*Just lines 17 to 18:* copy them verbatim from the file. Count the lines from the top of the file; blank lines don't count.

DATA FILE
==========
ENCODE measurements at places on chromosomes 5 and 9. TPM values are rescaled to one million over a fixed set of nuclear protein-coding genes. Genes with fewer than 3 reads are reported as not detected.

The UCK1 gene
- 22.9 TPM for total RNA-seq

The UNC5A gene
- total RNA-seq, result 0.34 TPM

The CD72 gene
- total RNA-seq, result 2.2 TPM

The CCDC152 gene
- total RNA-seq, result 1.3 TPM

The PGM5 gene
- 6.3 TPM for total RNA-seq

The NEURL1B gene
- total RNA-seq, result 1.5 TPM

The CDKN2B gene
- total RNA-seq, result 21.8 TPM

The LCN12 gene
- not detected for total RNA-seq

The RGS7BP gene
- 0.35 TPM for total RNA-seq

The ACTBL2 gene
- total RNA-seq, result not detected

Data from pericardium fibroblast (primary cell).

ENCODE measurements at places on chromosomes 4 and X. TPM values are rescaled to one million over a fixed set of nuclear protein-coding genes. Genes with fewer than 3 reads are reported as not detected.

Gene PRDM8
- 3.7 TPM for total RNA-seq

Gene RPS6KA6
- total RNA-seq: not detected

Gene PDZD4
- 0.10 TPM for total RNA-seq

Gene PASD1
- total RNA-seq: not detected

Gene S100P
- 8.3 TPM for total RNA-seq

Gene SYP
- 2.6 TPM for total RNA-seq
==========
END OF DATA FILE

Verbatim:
- not detected for total RNA-seq

The RGS7BP gene